A French family built the first store on the west side of Main Street in pioneer Lone Pine. Charles Meysan had become intrigued by the reports of the Cerro Gordo mining area and when he and his family reached Lone Pine on their way to Southern California, they stopped and bought property. The deed for the property was registered on December 18, 1869.
The general merchandise store was built out of adobe brick, as were the more than fifty buildings in Lone Pine at the time.
This would soon be changed when the earthquake of 1872 destroyed most of Lone Pine with a shake greater than 8.2 on the Richter scale. Two years later the town was rebuilt, this time out of wood, including the Meysan Store. That building is still in use in Lone Pine and houses La Florista.
Things had continued well for the family during the winter of 1871-72, but something was wrong with one of daughter Alice’s eyes, and Charles realized he would need to take her by wagon to a doctor for attention to the ailment. Elodie Meysan, a granddaughter, tells the family’s story of that time.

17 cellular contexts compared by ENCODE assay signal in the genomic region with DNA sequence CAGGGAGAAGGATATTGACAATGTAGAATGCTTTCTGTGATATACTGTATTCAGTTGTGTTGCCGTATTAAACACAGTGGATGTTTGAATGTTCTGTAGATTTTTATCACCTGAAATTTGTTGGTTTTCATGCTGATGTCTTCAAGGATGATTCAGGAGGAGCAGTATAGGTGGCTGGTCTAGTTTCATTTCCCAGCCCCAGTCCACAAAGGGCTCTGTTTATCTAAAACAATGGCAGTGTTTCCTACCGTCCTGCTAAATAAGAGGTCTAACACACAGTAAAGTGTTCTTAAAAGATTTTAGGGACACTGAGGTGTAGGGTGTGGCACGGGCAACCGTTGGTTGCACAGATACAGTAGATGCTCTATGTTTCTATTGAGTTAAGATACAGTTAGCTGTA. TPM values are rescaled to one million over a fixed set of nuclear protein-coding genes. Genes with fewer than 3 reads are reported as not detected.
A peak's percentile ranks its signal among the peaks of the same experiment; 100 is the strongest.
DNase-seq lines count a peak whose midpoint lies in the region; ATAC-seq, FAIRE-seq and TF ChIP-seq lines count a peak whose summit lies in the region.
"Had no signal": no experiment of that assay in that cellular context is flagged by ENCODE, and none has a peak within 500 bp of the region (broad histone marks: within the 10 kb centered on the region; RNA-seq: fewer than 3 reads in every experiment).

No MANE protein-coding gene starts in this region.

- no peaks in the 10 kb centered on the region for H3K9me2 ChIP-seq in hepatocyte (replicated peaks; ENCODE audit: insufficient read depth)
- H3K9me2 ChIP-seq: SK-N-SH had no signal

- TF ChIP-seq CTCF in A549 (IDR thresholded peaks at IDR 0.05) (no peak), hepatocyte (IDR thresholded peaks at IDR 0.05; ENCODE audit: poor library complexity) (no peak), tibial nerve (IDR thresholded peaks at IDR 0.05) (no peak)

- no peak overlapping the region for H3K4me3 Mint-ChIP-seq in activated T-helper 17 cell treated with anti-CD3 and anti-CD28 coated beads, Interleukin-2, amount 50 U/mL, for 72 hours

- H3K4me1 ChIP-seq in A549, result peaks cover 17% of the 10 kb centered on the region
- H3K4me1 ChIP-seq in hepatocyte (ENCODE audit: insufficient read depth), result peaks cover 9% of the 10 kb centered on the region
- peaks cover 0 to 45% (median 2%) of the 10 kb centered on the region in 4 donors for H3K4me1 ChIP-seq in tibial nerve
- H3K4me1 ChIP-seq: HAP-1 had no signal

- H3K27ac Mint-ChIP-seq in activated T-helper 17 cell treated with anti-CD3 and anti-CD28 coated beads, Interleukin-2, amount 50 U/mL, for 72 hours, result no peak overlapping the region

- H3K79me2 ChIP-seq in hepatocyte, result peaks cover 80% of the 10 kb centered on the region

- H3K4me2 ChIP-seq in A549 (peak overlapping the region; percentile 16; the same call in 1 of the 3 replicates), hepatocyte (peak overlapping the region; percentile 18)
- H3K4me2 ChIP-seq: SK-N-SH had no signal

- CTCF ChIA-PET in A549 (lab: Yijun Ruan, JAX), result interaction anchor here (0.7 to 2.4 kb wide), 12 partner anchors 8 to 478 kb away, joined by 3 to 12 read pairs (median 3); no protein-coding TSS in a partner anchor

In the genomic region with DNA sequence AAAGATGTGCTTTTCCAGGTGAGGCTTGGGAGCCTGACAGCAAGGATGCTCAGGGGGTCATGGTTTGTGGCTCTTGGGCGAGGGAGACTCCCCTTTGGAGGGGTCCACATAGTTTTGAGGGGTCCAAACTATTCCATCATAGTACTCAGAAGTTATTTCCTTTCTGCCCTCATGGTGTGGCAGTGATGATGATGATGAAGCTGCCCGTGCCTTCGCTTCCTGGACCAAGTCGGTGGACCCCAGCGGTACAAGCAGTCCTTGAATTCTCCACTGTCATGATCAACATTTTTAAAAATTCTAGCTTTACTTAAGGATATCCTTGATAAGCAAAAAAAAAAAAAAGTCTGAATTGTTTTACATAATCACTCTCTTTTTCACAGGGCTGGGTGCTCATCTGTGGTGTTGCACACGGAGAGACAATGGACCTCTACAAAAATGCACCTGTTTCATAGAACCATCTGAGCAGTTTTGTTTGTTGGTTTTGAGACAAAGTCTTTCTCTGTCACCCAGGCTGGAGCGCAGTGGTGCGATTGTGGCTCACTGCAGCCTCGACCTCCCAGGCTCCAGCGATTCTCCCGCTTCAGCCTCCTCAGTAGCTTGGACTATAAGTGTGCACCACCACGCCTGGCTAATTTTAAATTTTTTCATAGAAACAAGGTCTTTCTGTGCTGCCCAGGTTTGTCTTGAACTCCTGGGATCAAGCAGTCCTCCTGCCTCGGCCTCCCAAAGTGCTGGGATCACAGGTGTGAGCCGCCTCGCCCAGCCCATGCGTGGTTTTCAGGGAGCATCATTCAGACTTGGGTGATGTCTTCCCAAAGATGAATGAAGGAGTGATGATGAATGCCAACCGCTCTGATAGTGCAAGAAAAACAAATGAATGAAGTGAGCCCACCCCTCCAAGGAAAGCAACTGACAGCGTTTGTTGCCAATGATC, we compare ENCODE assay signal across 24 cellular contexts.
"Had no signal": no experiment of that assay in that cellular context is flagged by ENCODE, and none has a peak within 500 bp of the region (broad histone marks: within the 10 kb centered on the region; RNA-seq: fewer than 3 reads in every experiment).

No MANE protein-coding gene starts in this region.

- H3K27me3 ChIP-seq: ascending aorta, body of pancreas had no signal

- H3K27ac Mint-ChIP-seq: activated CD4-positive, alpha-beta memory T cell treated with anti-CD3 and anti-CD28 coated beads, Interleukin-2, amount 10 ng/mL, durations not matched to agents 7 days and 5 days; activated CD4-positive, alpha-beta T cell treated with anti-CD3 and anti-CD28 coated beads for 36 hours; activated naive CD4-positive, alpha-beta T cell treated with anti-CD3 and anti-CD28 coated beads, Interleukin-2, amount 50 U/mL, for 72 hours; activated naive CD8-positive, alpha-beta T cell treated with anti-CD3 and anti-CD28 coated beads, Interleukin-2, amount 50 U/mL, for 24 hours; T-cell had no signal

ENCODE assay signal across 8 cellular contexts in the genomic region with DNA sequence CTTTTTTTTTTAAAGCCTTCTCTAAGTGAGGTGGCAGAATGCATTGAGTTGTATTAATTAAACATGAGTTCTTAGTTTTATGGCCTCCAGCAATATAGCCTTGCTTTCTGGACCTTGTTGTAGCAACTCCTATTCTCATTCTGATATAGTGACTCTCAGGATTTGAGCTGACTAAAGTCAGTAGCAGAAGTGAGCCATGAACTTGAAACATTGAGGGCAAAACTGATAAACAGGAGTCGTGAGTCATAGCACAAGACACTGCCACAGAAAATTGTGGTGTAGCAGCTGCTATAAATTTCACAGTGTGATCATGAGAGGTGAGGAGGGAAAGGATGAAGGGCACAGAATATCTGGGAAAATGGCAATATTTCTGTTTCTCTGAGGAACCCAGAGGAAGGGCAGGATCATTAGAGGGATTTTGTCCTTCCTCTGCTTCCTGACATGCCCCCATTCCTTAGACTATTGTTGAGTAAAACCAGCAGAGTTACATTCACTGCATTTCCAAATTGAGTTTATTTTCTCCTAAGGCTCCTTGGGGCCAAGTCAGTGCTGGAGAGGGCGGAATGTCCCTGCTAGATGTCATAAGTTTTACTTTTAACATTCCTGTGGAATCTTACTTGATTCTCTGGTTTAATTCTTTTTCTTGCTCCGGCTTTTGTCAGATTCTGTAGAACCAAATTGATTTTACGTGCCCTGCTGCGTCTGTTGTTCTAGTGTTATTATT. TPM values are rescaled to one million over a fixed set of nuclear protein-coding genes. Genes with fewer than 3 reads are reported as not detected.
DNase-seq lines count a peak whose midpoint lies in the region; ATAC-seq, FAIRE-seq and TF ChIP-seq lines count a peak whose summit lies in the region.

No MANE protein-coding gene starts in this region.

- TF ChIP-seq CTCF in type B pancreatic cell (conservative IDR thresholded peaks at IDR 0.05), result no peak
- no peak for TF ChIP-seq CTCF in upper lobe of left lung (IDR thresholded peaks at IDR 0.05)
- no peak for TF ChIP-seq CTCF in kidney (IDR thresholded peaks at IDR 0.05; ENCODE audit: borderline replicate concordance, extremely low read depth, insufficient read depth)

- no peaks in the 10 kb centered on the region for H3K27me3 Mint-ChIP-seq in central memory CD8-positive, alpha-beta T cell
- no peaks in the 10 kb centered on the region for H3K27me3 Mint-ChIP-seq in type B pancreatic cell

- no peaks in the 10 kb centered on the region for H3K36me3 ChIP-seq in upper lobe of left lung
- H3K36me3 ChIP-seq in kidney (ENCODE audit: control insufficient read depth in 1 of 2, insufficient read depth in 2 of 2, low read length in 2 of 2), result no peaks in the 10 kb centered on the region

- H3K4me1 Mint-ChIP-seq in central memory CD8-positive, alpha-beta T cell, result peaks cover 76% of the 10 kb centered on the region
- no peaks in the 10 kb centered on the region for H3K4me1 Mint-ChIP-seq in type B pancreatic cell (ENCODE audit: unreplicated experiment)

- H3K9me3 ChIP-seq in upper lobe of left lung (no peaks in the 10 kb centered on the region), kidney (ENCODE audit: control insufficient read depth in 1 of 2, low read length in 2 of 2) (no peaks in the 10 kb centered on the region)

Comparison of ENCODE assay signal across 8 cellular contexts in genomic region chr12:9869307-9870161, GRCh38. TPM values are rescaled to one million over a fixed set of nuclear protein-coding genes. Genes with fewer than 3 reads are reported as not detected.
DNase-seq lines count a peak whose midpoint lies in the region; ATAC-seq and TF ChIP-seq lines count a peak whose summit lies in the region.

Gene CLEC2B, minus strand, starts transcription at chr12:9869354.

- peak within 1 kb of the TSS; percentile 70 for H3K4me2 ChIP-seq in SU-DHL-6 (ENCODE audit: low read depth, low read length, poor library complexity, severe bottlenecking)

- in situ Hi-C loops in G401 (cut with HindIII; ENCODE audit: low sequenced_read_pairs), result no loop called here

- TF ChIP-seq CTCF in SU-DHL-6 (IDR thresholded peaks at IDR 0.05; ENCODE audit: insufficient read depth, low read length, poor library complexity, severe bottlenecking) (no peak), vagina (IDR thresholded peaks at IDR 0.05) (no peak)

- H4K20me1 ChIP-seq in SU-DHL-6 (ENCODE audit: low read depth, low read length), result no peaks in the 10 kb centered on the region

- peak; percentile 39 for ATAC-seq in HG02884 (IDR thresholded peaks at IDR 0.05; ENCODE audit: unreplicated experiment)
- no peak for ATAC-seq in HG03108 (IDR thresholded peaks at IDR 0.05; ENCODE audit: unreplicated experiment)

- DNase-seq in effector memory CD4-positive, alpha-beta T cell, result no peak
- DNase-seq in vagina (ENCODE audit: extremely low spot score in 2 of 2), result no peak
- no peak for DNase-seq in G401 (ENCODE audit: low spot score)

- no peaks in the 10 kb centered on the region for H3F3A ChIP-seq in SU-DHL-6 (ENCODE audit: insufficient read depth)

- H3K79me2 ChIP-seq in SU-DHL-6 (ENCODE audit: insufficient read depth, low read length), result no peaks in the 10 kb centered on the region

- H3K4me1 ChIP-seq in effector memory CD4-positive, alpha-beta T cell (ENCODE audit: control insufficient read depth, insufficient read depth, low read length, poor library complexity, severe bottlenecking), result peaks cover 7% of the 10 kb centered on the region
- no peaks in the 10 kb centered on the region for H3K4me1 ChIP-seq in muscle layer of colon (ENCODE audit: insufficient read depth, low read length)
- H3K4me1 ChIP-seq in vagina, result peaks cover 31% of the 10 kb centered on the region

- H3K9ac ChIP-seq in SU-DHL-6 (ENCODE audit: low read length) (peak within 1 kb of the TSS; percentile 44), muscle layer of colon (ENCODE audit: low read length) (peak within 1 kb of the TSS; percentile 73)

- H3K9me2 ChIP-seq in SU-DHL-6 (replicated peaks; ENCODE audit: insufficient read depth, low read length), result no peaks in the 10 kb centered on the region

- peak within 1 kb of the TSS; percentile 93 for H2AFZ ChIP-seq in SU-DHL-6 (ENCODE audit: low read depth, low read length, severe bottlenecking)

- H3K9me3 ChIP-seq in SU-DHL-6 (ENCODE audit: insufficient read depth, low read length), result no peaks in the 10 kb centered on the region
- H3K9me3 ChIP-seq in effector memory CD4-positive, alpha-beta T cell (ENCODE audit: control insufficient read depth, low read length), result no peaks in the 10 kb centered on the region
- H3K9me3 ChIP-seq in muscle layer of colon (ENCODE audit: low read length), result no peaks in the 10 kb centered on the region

“Loading the wagon with what they would need for the journey, they set out early one morning. When they got out of sight of Lone Pine, Alice got home sick. She was a home loving little girl and missed her mother. She started to cry…. She wanted to go home. She cried nearly all the way to Mojave. After several days of tears Meysan turned the wagon around and brought her home. Three weeks later, on March 26, 1872, at 2:30 a.m. Alice was killed in the earthquake of 1872. Marie was sleeping on the outside of the bed next to the adobe wall, and Alice on the inside. When the wall collapsed in the shaking, she was smothered. The family had all rushed outside in their nightclothes and when Madeline Meysan started to count the children, she realized Alice was missing. Later Dr. Louis Colleau, the doctor in Lone Pine at the time told Charles that if he had “blown” into her mouth at the time, he might have been able to save the child."
Alice is buried in the communal grave of sixteen in the Earthquake Cemetery on Harvey Hill, according to Elodie Meysan.